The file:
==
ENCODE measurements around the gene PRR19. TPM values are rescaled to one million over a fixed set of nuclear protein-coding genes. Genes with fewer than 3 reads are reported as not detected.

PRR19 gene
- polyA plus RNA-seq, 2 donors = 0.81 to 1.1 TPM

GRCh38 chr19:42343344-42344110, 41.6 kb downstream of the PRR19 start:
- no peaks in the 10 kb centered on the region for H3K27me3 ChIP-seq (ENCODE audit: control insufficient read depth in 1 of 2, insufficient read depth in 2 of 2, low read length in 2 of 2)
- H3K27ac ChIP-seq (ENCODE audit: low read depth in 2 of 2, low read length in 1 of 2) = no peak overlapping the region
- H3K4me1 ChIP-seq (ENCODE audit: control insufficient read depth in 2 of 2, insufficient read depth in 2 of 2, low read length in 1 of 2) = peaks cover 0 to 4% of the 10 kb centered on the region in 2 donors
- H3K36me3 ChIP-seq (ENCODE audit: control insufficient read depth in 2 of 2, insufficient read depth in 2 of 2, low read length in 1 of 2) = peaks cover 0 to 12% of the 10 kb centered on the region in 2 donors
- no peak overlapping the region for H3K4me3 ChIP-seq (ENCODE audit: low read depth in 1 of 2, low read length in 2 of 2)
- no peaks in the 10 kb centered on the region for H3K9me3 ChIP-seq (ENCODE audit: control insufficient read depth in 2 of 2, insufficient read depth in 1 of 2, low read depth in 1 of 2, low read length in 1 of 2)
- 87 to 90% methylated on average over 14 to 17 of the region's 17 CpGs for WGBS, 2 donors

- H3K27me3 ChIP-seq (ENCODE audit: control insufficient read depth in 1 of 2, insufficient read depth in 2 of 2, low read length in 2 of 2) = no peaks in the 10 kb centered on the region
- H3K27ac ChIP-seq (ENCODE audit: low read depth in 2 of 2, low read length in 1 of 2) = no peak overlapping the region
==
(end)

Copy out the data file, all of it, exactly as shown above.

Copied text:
ENCODE measurements around the gene PRR19. TPM values are rescaled to one million over a fixed set of nuclear protein-coding genes. Genes with fewer than 3 reads are reported as not detected.

PRR19 gene
- polyA plus RNA-seq, 2 donors = 0.81 to 1.1 TPM

GRCh38 chr19:42343344-42344110, 41.6 kb downstream of the PRR19 start:
- no peaks in the 10 kb centered on the region for H3K27me3 ChIP-seq (ENCODE audit: control insufficient read depth in 1 of 2, insufficient read depth in 2 of 2, low read length in 2 of 2)
- H3K27ac ChIP-seq (ENCODE audit: low read depth in 2 of 2, low read length in 1 of 2) = no peak overlapping the region
- H3K4me1 ChIP-seq (ENCODE audit: control insufficient read depth in 2 of 2, insufficient read depth in 2 of 2, low read length in 1 of 2) = peaks cover 0 to 4% of the 10 kb centered on the region in 2 donors
- H3K36me3 ChIP-seq (ENCODE audit: control insufficient read depth in 2 of 2, insufficient read depth in 2 of 2, low read length in 1 of 2) = peaks cover 0 to 12% of the 10 kb centered on the region in 2 donors
- no peak overlapping the region for H3K4me3 ChIP-seq (ENCODE audit: low read depth in 1 of 2, low read length in 2 of 2)
- no peaks in the 10 kb centered on the region for H3K9me3 ChIP-seq (ENCODE audit: control insufficient read depth in 2 of 2, insufficient read depth in 1 of 2, low read depth in 1 of 2, low read length in 1 of 2)
- 87 to 90% methylated on average over 14 to 17 of the region's 17 CpGs for WGBS, 2 donors

- H3K27me3 ChIP-seq (ENCODE audit: control insufficient read depth in 1 of 2, insufficient read depth in 2 of 2, low read length in 2 of 2) = no peaks in the 10 kb centered on the region
- H3K27ac ChIP-seq (ENCODE audit: low read depth in 2 of 2, low read length in 1 of 2) = no peak overlapping the region